- And then you just have to look at the games they get every year compared to Georgia, Romania and good forbid Russia, Spain or Germany. Altough I have to admit this got better in the last two-four years. But the PI are in no position, to blame anybody apart from themselves about not being threated well by World Rugby in any aspect.

I want to clarify that I am actually not against any of the support the PI get. They are extremely important for global rugby. But my understanding stops, when they believe to be mistreated and if their preferation stops global growth in new cultural markets like in Europe or Asia because the Cookies/Tahiti get an extra RWC-qualifying route.
How to grow rugby worldwide?
Look at the world ranking in July. Teams ranked 1-10 have to play one team from 11-20 (they don't play in a regular competition) away the next year. 11-20 play 21-30 away and so on. Yes, it really is that simple.

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Re: Samoa Rugby

Postby RugbyPUBtbilisi » Fri, 08 Dec 2017, 11:36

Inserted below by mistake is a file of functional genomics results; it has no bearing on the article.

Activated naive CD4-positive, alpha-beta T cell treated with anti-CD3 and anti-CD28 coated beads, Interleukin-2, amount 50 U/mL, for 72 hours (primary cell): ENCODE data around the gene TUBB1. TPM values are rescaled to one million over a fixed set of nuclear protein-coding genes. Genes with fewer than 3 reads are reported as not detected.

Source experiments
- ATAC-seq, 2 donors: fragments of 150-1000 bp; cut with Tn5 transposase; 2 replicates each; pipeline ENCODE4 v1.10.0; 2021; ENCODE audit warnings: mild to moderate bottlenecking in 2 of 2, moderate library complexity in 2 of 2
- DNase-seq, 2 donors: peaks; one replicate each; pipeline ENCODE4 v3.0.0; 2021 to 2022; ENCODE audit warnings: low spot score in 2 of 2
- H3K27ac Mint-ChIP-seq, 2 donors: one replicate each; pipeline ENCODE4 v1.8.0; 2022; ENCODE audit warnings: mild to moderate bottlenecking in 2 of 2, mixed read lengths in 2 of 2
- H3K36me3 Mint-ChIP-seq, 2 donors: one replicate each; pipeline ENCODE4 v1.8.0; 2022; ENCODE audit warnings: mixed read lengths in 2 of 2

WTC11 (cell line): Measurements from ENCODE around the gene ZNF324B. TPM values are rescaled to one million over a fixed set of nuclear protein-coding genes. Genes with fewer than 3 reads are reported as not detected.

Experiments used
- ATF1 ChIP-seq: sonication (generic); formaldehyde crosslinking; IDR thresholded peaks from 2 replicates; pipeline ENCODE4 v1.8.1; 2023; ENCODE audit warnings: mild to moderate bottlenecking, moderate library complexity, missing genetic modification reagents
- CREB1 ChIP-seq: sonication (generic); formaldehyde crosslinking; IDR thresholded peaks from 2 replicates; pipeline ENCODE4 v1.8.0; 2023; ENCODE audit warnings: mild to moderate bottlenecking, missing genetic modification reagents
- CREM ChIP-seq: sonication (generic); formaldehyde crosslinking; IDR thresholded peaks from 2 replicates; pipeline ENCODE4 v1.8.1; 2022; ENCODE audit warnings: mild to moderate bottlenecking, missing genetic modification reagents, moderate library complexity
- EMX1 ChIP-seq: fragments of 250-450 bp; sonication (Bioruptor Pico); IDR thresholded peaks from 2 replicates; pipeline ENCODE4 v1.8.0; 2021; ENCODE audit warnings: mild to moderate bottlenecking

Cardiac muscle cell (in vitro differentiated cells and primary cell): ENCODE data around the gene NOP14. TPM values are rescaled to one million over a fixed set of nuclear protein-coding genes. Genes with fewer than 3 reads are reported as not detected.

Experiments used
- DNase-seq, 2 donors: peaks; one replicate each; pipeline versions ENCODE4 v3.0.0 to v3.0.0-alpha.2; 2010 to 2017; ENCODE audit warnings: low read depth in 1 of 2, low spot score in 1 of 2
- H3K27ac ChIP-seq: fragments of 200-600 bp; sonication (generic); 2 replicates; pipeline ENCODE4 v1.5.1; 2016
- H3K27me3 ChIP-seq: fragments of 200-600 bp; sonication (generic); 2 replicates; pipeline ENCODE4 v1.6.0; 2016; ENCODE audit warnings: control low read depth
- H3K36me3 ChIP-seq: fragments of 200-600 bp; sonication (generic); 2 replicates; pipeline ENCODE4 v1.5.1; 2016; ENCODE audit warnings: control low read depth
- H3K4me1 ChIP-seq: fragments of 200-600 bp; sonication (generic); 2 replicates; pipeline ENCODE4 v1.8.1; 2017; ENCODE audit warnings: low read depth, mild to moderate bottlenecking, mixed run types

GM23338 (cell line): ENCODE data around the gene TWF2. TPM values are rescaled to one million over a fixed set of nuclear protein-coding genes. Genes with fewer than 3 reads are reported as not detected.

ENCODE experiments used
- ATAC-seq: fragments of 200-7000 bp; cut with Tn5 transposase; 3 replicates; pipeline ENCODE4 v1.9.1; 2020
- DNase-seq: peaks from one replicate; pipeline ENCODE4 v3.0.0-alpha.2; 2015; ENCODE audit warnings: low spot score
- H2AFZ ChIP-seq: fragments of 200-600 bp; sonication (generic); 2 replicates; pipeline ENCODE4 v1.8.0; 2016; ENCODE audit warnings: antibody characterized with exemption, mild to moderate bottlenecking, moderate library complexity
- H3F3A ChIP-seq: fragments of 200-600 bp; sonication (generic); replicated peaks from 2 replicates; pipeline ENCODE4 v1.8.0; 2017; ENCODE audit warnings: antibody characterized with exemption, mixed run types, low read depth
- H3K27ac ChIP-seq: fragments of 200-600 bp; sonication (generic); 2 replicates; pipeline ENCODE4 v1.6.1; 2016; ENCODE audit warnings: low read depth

Fiji is also Pacific team and they are getting better and better. Tonga is steadily strong, and Samoa is regressing very fast. What is unfortunate of course.

It needs better management not more money. Existing finances is enough for small countries to keep stadiums, training centres, staff and all the wages for national team players.

So SRU better hire some good manager rather than whining about financial aid. Descent coach will also be useful. Titimaea Tafua is not a good choice.

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Re: Samoa Rugby

Postby Working Class Rugger » Fri, 08 Dec 2017, 12:02

RugbyPUBtbilisi wrote:Fiji is also Pacific team and they are getting better and better. Tonga is steadily strong, and Samoa is regressing very fast. What is unfortunate of course.

[b]]It needs better management not more money.[/b Existing finances is enough for small countries to keep stadiums, training centres, staff and all the wages for national team players.

So SRU better hire some good manager rather than whining about financial aid. Descent coach will also be useful. Titimaea Tafua is not a good choice.